From providing finance to catalyzing future investment in the places where it is needed most, DFIs have a key role to play in the crisis, both now and in the future. And while it is impossible to know the full consequences of the public health and economic challenges at hand, DFIs that are adjusting their priorities and adapting their portfolios will be best positioned to provide the targeted support that the world’s most vulnerable communities require.
Dalberg went deeper into DFIs’ role in the pandemic on an April 9, 2020 webinar that brought together leaders of five DFIs to discuss their responses to the crisis and likely focus areas moving forward. Panelists included Andrew Herscowitz, CDO of USDFC; Irene Arias, CEO of IDB-Lab; Jonathan Charles, Managing Director at EBRD; Stéphanie Émond, Director at FinDev Canada; and Victoria Sabula, CEO of The AECF. Dalberg’s Yana Kakar moderated the discussion.
Five key insights emerged on how DFIs can effectively respond in the crisis:
1. Risk appetites must increase.
We need to get comfortable with the concept of loss, as ultimately it’s about leverage. We’re not commercial banks. We serve as a bridge between development agencies that give grants and the private sector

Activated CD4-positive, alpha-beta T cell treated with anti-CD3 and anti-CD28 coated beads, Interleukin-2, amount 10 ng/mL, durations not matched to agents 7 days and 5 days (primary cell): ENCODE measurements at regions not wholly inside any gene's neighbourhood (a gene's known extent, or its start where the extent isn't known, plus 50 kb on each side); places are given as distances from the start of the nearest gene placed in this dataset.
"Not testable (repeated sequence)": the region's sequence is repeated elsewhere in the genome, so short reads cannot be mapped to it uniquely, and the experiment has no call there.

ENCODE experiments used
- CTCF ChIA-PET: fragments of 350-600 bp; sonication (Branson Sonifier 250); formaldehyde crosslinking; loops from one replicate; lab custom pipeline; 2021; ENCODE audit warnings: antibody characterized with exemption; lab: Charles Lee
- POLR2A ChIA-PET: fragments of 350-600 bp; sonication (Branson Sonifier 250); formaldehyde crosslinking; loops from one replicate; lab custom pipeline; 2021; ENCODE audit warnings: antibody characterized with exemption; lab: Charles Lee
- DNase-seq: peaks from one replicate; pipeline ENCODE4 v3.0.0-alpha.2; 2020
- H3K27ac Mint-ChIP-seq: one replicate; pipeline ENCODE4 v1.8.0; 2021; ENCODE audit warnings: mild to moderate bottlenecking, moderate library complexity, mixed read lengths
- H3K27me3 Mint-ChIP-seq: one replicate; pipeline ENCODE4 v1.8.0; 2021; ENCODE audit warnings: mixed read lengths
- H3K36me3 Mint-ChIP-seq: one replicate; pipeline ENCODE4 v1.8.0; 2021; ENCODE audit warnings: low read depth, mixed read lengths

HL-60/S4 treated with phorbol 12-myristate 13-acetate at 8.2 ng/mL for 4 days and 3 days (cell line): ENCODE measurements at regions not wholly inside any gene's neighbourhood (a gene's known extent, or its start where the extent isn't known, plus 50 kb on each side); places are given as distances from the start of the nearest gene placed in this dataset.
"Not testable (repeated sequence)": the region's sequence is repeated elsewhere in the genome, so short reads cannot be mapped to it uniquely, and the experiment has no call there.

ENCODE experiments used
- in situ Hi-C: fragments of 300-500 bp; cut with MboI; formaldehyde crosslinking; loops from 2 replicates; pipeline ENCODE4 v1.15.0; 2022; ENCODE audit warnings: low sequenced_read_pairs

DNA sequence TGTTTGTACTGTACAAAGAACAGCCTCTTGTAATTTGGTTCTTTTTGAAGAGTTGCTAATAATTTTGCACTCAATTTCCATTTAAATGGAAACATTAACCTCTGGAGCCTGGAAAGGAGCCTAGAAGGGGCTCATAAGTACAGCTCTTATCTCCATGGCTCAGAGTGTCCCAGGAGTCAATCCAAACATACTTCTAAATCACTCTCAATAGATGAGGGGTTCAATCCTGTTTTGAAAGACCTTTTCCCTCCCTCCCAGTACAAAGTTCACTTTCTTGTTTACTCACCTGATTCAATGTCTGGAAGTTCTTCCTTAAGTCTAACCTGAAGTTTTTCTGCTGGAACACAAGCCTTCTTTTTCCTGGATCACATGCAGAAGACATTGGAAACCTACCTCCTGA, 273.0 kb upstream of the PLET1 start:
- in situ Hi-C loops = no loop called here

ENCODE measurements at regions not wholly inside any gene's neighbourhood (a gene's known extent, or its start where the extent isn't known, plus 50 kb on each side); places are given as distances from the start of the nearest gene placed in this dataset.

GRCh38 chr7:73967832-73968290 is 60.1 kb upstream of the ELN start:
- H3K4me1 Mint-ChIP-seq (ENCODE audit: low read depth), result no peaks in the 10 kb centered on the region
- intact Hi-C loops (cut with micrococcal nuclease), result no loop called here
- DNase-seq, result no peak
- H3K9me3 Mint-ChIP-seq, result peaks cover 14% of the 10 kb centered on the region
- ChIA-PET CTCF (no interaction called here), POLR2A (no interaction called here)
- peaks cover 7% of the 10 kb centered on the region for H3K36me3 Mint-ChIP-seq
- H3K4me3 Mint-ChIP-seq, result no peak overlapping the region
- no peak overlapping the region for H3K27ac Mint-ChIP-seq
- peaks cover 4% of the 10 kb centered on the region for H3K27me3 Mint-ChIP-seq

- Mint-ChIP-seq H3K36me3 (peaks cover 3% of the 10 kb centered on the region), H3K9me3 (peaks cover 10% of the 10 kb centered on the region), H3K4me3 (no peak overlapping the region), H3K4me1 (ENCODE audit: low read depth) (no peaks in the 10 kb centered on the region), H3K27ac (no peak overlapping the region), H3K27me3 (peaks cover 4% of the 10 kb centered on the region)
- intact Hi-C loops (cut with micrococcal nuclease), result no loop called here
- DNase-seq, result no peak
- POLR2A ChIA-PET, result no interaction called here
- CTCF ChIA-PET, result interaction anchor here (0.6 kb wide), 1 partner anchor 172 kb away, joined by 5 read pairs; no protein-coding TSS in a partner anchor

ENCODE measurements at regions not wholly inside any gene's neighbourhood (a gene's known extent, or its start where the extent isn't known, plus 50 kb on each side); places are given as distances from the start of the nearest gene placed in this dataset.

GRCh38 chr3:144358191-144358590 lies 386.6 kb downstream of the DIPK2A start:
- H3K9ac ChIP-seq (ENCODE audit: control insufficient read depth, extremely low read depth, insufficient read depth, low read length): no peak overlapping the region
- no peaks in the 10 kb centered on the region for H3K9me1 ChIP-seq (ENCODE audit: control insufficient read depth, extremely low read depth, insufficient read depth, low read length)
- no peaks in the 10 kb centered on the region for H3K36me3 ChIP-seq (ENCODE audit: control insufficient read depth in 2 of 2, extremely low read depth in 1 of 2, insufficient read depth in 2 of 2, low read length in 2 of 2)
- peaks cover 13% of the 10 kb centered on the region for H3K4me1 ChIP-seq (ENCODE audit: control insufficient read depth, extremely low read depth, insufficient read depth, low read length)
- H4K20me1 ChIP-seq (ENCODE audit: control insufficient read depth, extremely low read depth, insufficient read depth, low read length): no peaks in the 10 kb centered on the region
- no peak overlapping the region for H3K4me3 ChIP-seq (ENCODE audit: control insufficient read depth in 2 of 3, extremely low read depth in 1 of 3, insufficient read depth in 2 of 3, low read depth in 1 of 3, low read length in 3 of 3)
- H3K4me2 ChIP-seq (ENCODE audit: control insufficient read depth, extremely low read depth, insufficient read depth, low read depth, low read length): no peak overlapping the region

.– Andrew Herscowitz, CDO of USDFC
The COVID-19 crisis has created a new economic reality for many businesses in emerging and frontier markets. Independent of size or sector, businesses will see large drops in revenue and changes in cost structure due to social distancing, export controls, and travel bans.
To help businesses survive the crisis and adapt to the new economic reality, DFIs need to reassess their risk appetite and use of concessional financing by revising processes and performance incentives to motivate necessary behavior change. For example, programs such as USDFC’s Portfolio for Impact and Innovation, which aims to bridge the funding gap for early-stage social enterprises, can bypass the Investment and Credit Committees.
2. An inclusive approach focused on marginalized populations is key.
Let’s keep in mind that everybody needs
support but[there is a need to] focus on those most marginalized – women and girls in particular. –Stéphanie Émond, Director at FinDev Canada
Crises such as COVID-19 have a magnified impact for marginalized populations such as women and girls, migrants, and the rural poor. And as a result, we are seeing some initiatives by DFIs to focus on these populations.
For example, the 2x Challenge and Gender Finance Collaborative released concrete ways to consider gender dynamics in rapid response and long-term recovery. Also, IDB and USAID partnered for the BetterTogether Challenge to crowdsource solutions that support Venezuelan migrants and their host communities facing the pandemic.
3. Support must move beyond just immediate capital and include technical assistance and broader policy reform to ensure resilience.
Investeesneed technical assistance, not just capital. There needs to be organized technical assistance towards business continuity, risk management, and prioritization. – Victoria Sabula, CEO of The AECF